Thai medical marijuana craze as people rush to grow drug now it’s legal, and government encourages hospitals to champion its use

  • Thailand was the first Southeast Asian country to legalise cannabis for medical use, although possession of the plant has not been decriminalised yet
  • First government marijuana clinic has opened, and villagers in the country’s northeast used to rice growing have been asked to cultivate the plant for hospitals

“People here have ganja fever,” said Thanaporn Pornsangakul, a scientist at Pela Plern Herbal Development Centre, which is responsible for growing and supplying medical marijuana plants to Buriram’s only internationally accredited hospital. “There are so many who are interested in growing.”

The government this past week opened the doors of its first medical marijuana clinic, offering free cannabis oil and care to patients with Parkinson’s disease, cancer and insomnia, among other ailments. On the first day, hundreds of patients visited the clinic, and more than 3,700 have shown interest through the clinic’s mobile application, according to a statement.

People wait to register their prescriptions for medicinal cannabis oil during the second day of the inaugural Pan Ram weed festival in the Thai province of Buriram. Photo: Lillian Suwanrumpha/AFPCommunity groups in Buriram have been asked to grow and cultivate medical-grade marijuana to be delivered to the state-owned Khu Muang Hospital as part of Anutin’s announced “Buriram Model”. The model is meant to serve as a prototype for co-operatives operated by farmers and medical institutions. He’s considering making recreational cannabis use legal, a stance which is in stark contrast to that of the government just a year ago.

The Thai government invested 100 million baht (US$3.3 million) in the first indoor growing facility, which opened last year, and bought 12,000 cannabis plant seedlings, marijuana market researchers Prohibition Partners said. A plan to prepare one million bottles of cannabis oil by February 2020 “shows ambition” on the part of the Thai government, the company said.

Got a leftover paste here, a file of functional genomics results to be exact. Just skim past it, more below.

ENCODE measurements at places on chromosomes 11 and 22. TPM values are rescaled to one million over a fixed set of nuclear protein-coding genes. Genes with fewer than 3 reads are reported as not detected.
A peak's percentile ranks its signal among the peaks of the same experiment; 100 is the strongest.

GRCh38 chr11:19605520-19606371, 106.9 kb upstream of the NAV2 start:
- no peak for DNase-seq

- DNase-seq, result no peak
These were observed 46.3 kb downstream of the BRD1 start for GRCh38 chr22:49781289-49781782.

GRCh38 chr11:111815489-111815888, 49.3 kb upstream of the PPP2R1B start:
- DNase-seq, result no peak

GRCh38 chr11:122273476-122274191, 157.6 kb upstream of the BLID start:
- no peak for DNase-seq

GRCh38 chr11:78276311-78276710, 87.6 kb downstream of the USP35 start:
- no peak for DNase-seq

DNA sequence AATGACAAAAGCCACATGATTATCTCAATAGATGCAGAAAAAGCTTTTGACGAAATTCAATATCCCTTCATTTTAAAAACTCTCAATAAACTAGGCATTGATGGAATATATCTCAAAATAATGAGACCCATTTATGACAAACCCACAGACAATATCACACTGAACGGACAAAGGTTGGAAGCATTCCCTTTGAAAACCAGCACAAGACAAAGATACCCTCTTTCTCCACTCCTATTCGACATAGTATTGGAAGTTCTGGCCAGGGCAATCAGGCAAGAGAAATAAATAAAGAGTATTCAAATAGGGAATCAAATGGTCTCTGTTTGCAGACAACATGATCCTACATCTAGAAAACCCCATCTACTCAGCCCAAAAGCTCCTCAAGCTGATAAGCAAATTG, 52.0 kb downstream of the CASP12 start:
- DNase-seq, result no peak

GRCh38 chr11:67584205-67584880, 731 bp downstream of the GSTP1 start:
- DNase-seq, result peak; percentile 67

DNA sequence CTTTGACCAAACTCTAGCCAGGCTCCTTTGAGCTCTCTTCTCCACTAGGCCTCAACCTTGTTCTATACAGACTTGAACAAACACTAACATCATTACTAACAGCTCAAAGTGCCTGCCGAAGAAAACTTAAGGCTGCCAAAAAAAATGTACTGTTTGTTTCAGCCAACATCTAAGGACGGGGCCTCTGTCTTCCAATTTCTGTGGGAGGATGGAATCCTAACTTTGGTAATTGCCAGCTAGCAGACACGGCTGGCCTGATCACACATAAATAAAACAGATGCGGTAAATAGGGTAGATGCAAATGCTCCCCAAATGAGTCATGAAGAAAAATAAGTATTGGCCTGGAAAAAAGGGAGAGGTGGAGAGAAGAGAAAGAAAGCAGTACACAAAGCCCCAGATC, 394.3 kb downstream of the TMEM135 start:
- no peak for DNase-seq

“Thailand has shown itself to be a leader of legislative reform among Asian nations, in relation to medical cannabis,” Prohibition Partners’ head of consultancy, Barbara Pastori, said. “This is likely to be the case with recreational cannabis also, particularly if there remains strong political will to do so.”

Before becoming Thailand’s deputy premier in the pro-military government coalition, Anutin campaigned on a pledge to legalise medical marijuana and allow household growing to boost incomes. Thai voters responded in a show of support, putting Anutin’s Bhum Jai Thai party into fifth place in Thailand’s March election.

The Ministry of Public Health, which Anutin also heads, is looking to speed up legal changes to liberalise the medical marijuana industry, including a move to allow household cultivation of as many as six cannabis plants. It is working with the Justice Ministry to decriminalise the plant.

Legalising recreational use of marijuana is “the next step”, Anutin had said at an event in Bangkok in November. Yet the move is unlikely to happen in the four-year term of the current government, he said, citing the need for more research and study.

I was always taught that marijuana was a drug, but when it was legalised, I saw so many underground patients come out to say what bad shape they were in before and how much it has helped them

Kitti Losuwanrak, director of Khu Muang Hospital, Buriram province, Thailand

Thailand’s biggest hospital operator by market capitalisation, Bangkok Dusit Medical Services, is sceptical about joining the green rush, opting to take a wait-and-see approach to the deputy prime minister’s plans for the industry.

“The situation of cannabis usage in Thailand now is uncertain – it changes nearly every day. The drive is rather political than academic,” BDMS assistant chief medical officer Wisut Lajchasaewee said. “The reliable studies or research for the benefit in medical use are rare. The most important thing is that we won’t use our patients as a guinea pig.”

Still, other medical officials see the potential for significant benefits, as legalisation prompts people to open up about how they use cannabis to deal with their conditions.

“I was always taught that marijuana was a drug, but when it was legalised, I saw so many underground patients come out to say what bad shape they were in before and how much it has helped them,” Khu Muang Hospital director Kitti Losuwanrak said in a phone interview. “The mindset is always evolving. When it was legalised, I asked: how can we put this plant into the hands of doctors?”

Rangsit University has launched a legal marijuana plantation and research institution, which it claims is the country’s first. Another university in Thailand’s northern province of Chiang Mai, Maejo University, has established an industrial-scale cannabis manufacturing facility in a cooperation pact with the state.

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